Although a spate of threats has some Highland Park High School parents clamoring for the installation of metal detectors, experts say such a move could do more harm than good.
That’s the opinion of Annette Fuentes, who spent two years researching her 2011 book, Lockdown High: When the Schoolhouse Becomes a Jailhouse. The California-based author cited a study conducted by Matthew Mayer and Peter Leone, who teach special education at Rutgers University and the University of Maryland, respectively. They found that on-campus metal detectors create a “cycle of disorder.”
“Those schools may actually create the kind of jail-like, unwelcoming environment that makes kids feel less safe,” Fuentes said. “It’s counter-intuitive, but it makes sense when you think about creating an environment with these prison-like conditions. Kids walk around feeling that something bad is going to happen, that they are under surveillance, and that they have to be worried. They can’t be secure and safe.”
Fuentes said there is no definitive count of how many public schools use metal detectors. Kenneth Trump, who runs the National School Safety and Security Services consulting firm based in Cleveland, said the few schools that use them on a day-to-day basis have a history of weapons-related issues.
“And in those cases, it’s largely an effort to plug the dike and try to deal with a chronic problem,” Trump said.
Pam Kripke, whose daughter is a student at Highland Park, wrote a column about on-campus security last week for the Huffington Post website. The title was “Ammunition Found in Wealthy Dallas High School; Where Are the Metal Detectors?” The column debuted Friday, three days after Kripke unsuccessfully pitched a story to D Magazine with a suggested title of “Why Highland Park Won’t Install Metal Detectors.”
In the column, Kripke said she talked to University Park Police Chief Gary Adams after a box of .22-caliber shells was found in a boys bathroom at the high school on Feb. 27. She said Adams told her metal detectors would be installed within two days. When that didn’t happen, she wrote, Adams said he’d provided school administrators with detailed information on how to purchase them.
But Adams told Park Cities People that Kripke’s account of their conversation was a slight mischaracterization.
“I told her that I felt like, at that time, the threat was elevated,” Adams said, “and it might be a good idea to have metal detectors, that I had worked on trying to locate some metal detectors for that Monday. We have some wands, and we used to have a portable magnetometer. I was looking for some portable magnetometers.”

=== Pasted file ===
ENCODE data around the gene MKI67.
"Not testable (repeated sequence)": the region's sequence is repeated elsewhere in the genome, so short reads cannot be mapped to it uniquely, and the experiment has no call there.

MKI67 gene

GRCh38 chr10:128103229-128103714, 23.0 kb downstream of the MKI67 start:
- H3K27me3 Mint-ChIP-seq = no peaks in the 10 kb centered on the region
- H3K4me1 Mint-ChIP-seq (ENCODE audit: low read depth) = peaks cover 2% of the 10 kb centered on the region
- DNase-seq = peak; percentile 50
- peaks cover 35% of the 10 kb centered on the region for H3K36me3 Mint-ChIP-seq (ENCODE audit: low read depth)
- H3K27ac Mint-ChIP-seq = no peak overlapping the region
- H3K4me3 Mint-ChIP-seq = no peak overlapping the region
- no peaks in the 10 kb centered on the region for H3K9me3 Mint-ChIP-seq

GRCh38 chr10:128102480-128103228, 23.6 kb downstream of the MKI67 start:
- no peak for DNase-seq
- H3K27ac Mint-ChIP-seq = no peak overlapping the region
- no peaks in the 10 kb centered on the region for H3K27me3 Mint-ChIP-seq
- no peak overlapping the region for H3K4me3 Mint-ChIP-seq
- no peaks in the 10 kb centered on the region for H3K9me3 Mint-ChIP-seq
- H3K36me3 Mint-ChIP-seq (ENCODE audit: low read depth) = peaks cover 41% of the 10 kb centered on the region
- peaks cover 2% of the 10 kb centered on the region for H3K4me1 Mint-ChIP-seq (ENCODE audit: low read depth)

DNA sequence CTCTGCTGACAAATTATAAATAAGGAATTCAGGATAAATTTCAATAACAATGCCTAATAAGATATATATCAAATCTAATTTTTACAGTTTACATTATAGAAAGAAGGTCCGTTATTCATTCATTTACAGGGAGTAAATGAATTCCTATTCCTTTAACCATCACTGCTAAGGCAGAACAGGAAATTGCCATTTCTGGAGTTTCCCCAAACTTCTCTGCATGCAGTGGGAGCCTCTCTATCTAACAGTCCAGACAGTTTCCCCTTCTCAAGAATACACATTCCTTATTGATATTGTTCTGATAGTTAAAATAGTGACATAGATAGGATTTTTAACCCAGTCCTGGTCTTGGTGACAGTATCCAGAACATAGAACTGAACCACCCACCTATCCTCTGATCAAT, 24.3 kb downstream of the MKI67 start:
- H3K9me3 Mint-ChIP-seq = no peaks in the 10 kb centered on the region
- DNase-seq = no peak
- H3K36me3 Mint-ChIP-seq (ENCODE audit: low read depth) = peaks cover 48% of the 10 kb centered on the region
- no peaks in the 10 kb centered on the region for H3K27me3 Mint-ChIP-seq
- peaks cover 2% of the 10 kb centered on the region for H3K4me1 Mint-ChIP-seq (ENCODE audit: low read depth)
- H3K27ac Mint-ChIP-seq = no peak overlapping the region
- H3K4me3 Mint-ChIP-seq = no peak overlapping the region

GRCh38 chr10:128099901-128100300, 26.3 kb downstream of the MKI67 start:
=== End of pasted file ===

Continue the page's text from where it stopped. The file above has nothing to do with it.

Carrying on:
Adams said he was not able to find any on short notice; he advised HPISD Superintendent Dawson Orr’s staff to search for some on the Internet.
“You can’t just magically install magnetometers or walk-through metal detectors in a school overnight,” Adams said. “But we have the wands. The school, as a matter of fact, bought wands.”
HPISD spokeswoman Helen Williams confirmed that. She also said principal Walter Kelly declined to tell The Bagpipe, the high school newspaper, how often the wands are being used.
As for airport-style walk-through metal detectors, the website for Garland-based Garrett Metal Detectors lists four models. Their suggested retail prices range from $4,500 to $5,500. But Trump said there is much more to consider than the initial cost.
“It sounds good, it feels good, but when you start talking about how you implement it,” Trump said, “are you going to run it 24/7? Are you going to scan everybody? How are you going to staff it? Are you going to be able to have people guard every other entrance in the building while you’re scanning in one? How do you prevent somebody from coming in the night before, dropping stuff off, and then coming in clean?”
Fuentes said metal detectors would have done nothing to prevent the tragedies at Columbine High in Littleton, Colo., and Sandy Hook Elementary in Newtown, Conn.
“A metal detector doesn’t keep out someone who is determined to get in the school,” she said. “If someone is carrying a gun, they’re not going to present it at the metal detector for inspection. So it doesn’t even bear up under scrutiny as a sensible, logical strategy. But it makes people feel safer.”
Fuentes said a better alternative to a “jail-like environment” is making sure that administrators and faculty are familiar with the students in their school. That way, potential issues can be dealt with.
“At Columbine, it was well known, for a long time, that these two young men had serious problems,” Fuentes said. “The principal and teachers knew that they were making violent videos that celebrated guns; they were talking about doing damage to other students. These things were discussed, and they were ignored.”
Trump said the No. 1 way to find out about weapons in schools is from kids who come forward to tell an adult that they trust. This week’s increase of the HPISD reward to $30,000 — thanks to an anonymous donation of $20,000 — may help in that regard. But Trump also touted the benefits of awareness.
“The first and best line of defense is always a well-trained and highly alert staff and student body,” he said, “but that just doesn’t give the guarantee that people want.”